For many american consumers that already have a whole life insurance policy this often comes as a shock. Sadly many people do not discover this little factoid for years after the purchase.The reasons for this are numerous. Reason number one is that whole life insurance pays out large marketing and commissions expenses in the first couple of years - and those expenses must be paid out before much money is allocated to the cash account. Second, permanent policies have to pay for life insurance expenses the entire time. Contrary to what some agents might say - Whole Life Insurance is actually insurance. It is insurance that is in a way wrapped with a pseduo investment component.
The above example demonstrates the cash build up from a theoretical permanent life insurance policy from a well known A+ Financial Strength Rating carrier. You can see that after just three years - only $7.060 has build up vs $28,455 with no interest paid out in a bank savings account.
Whole Life Key Fact 3: Not all of your premium is used for the savings account.
This important permanent consideration is very similar to point number two from above. Marketing and Commission expenses take a huge bite out of any potential cash value that could build up in your account. Mortality expenses also take a chunk out of your yearly premium.
In the above example you can clearly see this. Note not all permanent life insurance policy are exactly similar to this, however this is a fairly common example. In the above example you can see how after two years of spending over $9,000 on a whole life contract that NO cash value builds up in those first two years, none. It is only in year three that a small amount of cash begins to accumulate.
"Investing" in whole life insurance is nothing like investing in a stock mutual fund nor bank savings account. Do not be confused. "Investing" in a permanent life insurance policy is in reality buying a life insurance policy with a small separate sub account that may accrue a small interest in some distant future.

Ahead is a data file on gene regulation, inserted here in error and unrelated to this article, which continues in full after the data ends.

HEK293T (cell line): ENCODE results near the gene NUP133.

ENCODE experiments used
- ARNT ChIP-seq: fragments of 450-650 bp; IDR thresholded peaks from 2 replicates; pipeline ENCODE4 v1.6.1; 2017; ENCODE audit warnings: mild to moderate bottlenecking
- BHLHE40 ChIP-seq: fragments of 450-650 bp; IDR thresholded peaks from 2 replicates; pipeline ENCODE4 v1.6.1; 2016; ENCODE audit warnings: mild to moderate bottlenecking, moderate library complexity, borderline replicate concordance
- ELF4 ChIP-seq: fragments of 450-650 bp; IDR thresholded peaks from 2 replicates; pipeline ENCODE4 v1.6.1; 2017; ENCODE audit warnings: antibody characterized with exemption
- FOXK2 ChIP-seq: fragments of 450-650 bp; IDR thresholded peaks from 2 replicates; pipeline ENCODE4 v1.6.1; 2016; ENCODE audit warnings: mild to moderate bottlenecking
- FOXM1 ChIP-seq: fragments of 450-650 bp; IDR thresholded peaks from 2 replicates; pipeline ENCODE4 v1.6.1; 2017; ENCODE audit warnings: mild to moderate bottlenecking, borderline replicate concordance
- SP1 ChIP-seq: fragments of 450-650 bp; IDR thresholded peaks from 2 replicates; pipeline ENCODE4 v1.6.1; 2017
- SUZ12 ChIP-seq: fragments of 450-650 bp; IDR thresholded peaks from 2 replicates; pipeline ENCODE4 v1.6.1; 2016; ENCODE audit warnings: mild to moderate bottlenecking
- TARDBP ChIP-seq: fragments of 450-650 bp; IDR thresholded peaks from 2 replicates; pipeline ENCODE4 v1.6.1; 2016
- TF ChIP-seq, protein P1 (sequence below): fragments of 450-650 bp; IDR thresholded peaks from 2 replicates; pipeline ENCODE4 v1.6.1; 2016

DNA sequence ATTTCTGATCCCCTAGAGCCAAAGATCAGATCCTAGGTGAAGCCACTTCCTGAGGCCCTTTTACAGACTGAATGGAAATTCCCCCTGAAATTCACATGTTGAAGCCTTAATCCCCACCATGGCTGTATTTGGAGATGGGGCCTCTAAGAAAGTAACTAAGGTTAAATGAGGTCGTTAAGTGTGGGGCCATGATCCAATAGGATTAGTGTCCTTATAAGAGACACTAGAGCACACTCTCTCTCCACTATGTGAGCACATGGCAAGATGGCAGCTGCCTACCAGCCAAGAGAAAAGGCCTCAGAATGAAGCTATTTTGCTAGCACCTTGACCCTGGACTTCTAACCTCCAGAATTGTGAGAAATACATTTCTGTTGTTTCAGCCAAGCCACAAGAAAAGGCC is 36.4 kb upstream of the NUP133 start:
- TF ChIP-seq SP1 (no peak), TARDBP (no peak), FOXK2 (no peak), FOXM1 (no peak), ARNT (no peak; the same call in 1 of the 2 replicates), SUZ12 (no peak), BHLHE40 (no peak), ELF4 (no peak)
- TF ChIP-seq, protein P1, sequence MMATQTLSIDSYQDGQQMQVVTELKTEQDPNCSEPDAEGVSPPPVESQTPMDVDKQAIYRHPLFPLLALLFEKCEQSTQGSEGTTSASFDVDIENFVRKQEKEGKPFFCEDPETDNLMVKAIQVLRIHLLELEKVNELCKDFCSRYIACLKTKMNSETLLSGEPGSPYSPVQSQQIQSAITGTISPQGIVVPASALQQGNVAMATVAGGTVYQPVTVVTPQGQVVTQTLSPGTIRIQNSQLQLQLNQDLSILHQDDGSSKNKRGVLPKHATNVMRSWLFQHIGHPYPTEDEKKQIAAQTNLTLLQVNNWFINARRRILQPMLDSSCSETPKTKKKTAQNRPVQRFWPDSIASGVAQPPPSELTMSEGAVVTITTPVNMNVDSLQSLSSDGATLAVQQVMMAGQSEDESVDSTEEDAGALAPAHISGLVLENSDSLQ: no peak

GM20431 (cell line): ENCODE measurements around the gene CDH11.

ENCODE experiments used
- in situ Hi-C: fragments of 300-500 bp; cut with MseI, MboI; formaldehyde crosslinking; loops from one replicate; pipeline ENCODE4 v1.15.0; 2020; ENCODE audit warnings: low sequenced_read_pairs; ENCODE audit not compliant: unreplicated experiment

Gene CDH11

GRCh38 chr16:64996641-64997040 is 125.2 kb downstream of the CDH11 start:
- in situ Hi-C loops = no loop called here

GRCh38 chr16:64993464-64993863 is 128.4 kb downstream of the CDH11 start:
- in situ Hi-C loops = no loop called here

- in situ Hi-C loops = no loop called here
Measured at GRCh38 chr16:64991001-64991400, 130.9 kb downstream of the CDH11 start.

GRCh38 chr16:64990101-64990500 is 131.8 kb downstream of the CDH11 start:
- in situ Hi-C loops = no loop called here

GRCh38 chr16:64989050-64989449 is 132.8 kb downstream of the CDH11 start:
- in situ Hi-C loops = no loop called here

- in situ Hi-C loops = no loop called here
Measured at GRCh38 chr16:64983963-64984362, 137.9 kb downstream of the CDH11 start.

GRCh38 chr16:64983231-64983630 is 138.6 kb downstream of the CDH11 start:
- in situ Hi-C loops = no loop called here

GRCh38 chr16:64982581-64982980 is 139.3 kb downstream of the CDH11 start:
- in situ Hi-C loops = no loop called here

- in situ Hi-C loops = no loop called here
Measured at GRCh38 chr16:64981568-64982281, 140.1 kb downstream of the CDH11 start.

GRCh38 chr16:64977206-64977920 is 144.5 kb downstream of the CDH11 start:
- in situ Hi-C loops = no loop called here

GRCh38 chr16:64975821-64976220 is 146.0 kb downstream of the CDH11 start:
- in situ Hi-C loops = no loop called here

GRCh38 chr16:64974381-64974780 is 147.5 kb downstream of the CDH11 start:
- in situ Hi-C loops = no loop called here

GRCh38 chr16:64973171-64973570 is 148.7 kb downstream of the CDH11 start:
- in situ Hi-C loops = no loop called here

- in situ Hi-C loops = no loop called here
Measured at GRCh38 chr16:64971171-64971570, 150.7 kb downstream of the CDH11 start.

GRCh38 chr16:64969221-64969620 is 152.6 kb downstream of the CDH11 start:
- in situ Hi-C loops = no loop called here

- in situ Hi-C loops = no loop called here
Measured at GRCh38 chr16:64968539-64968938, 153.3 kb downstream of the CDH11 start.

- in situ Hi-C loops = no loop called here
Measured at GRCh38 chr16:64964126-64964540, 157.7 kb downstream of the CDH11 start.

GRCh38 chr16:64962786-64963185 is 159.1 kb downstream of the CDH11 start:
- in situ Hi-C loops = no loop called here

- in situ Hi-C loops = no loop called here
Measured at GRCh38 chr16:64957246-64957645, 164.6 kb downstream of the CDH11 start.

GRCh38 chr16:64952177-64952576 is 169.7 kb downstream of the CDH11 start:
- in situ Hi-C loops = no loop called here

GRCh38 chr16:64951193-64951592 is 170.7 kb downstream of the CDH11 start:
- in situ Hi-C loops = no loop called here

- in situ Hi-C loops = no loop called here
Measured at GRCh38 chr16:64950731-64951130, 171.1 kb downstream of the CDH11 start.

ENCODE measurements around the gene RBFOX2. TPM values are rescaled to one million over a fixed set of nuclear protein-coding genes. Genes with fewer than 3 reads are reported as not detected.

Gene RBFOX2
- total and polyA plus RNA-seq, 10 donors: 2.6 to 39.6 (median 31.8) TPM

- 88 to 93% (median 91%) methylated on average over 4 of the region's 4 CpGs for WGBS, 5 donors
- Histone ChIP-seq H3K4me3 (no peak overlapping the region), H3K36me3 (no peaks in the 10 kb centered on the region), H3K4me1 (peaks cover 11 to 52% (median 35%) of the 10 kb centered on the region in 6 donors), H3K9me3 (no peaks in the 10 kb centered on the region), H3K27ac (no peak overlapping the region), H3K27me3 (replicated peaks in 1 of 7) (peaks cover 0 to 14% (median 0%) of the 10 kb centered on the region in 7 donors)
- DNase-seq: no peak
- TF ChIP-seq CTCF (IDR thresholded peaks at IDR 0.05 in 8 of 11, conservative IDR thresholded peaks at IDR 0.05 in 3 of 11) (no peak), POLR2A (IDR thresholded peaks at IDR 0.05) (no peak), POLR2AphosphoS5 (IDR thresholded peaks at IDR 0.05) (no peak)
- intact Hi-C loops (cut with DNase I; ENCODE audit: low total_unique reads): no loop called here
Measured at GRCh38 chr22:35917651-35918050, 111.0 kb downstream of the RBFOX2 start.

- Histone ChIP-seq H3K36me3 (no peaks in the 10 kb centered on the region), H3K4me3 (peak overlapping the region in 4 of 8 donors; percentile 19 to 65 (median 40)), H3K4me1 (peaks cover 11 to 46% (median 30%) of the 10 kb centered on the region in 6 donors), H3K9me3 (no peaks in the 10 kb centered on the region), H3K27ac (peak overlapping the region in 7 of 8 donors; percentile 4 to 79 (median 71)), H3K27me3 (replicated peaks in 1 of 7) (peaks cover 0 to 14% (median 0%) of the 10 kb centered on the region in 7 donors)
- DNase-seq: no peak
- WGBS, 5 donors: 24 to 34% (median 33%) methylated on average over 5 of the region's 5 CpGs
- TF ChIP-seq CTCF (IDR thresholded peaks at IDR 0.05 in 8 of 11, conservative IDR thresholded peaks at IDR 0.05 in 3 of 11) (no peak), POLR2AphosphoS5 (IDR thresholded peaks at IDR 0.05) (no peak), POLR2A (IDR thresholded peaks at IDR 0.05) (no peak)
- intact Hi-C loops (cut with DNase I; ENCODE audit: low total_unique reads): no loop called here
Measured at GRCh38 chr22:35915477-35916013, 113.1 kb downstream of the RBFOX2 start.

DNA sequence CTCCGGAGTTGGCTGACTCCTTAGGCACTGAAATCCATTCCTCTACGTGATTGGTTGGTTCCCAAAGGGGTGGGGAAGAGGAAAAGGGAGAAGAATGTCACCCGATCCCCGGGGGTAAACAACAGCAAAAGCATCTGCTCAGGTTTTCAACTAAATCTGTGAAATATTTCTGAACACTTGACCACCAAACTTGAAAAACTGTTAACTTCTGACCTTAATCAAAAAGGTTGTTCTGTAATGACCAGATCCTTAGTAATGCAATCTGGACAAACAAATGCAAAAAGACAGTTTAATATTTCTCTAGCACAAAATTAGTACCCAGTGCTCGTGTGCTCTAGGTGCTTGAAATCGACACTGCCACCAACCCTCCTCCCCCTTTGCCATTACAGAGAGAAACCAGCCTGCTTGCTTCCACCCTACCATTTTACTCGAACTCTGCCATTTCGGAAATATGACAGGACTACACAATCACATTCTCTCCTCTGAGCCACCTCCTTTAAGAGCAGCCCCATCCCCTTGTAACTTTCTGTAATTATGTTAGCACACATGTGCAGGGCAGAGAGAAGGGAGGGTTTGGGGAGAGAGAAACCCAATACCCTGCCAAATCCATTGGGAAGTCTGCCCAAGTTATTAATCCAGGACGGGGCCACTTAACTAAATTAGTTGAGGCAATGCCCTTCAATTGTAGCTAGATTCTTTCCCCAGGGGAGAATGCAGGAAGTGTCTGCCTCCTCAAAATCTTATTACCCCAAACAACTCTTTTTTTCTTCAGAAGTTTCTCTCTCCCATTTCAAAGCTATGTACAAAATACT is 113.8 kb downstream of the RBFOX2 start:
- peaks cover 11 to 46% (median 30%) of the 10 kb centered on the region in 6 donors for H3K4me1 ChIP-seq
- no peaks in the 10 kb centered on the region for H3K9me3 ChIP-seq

This is not to say that you cannot earn a fair rate of return on a par life insurance policy, however it is certainly not a short term savings account. In reality participating policies are the longest of possibly most investment options.
Whole Life Key Fact 4: Many insurance agents cannot explain cash value insurance policies accurately.
Admittedly this may be more opinion than fact - but in my experience many of the insurance agents that are out selling these complex products - really do not understand how they work. Whole life insurance for the correct person can be a terrific product. However when sold incorrectly - it can be a real issue. If an insurance agent does not fully understand the product how is proper placement made? The central question in this article Is Permanent Life Insurance Worth It - well it is unlikely that it is worth it if you are dealing with an insurance 'professional' that does not understand the product.
When procuring a whole life insurance policy it is generally best to deal with a specialist and avoid agents that sell home, auto, etc. Sometimes it is also in your best interest to work with an independent agent and sometimes it is best to deal with a captive insurance agent. It really depends on the policy and what you the client are looking for. One important thing to look for (and ask for) is a guaranteed chart. Focus on this chart while you sit through the sales presentation.